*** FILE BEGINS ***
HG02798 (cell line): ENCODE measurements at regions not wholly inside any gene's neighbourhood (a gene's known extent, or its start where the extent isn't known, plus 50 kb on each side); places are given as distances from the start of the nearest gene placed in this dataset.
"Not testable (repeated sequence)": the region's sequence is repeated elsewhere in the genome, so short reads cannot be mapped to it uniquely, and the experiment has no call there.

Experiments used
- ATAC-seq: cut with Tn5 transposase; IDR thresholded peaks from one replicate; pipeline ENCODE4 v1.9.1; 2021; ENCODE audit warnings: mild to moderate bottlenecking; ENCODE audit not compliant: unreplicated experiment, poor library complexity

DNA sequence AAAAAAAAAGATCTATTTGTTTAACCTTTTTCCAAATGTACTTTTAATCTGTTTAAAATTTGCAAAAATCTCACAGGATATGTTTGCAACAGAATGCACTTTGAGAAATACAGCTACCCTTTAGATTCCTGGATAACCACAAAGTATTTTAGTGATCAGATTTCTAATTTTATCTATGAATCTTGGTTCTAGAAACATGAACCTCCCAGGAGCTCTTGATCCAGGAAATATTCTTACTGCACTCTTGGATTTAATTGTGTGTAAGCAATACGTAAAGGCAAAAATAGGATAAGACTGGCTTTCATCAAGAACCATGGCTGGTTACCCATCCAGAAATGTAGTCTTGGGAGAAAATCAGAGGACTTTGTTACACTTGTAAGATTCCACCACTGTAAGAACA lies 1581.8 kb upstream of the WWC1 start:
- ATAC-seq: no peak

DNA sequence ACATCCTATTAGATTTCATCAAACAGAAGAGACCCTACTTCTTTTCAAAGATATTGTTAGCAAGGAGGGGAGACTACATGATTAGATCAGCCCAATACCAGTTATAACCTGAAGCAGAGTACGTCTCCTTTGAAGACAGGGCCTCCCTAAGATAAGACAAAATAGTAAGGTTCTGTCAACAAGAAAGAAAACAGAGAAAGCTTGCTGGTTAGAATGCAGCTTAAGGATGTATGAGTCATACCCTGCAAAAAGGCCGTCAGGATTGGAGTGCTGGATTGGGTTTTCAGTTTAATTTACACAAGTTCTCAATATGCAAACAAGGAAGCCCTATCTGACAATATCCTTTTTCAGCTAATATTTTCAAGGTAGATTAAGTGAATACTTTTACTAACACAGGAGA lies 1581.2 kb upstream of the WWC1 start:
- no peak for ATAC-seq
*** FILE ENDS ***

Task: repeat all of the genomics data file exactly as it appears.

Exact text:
HG02798 (cell line): ENCODE measurements at regions not wholly inside any gene's neighbourhood (a gene's known extent, or its start where the extent isn't known, plus 50 kb on each side); places are given as distances from the start of the nearest gene placed in this dataset.
"Not testable (repeated sequence)": the region's sequence is repeated elsewhere in the genome, so short reads cannot be mapped to it uniquely, and the experiment has no call there.

Experiments used
- ATAC-seq: cut with Tn5 transposase; IDR thresholded peaks from one replicate; pipeline ENCODE4 v1.9.1; 2021; ENCODE audit warnings: mild to moderate bottlenecking; ENCODE audit not compliant: unreplicated experiment, poor library complexity

DNA sequence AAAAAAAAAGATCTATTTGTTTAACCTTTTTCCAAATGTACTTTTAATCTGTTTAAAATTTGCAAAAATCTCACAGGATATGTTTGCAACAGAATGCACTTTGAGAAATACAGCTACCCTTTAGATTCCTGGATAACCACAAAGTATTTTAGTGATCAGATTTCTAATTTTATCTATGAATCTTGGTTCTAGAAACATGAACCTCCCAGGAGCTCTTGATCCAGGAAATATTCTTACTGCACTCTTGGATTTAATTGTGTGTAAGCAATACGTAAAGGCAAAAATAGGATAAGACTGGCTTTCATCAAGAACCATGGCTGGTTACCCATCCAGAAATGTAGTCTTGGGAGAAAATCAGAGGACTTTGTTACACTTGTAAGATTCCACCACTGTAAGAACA lies 1581.8 kb upstream of the WWC1 start:
- ATAC-seq: no peak

DNA sequence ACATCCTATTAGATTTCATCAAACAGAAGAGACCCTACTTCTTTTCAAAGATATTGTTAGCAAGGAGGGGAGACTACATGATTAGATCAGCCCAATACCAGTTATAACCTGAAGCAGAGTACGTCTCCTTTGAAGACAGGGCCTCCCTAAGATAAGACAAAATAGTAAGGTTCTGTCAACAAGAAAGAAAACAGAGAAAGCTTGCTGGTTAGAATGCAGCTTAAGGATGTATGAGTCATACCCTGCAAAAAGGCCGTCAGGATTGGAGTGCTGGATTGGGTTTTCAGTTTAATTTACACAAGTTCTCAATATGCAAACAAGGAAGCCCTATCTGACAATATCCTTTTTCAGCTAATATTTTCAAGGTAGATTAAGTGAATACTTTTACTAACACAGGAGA lies 1581.2 kb upstream of the WWC1 start:
- no peak for ATAC-seq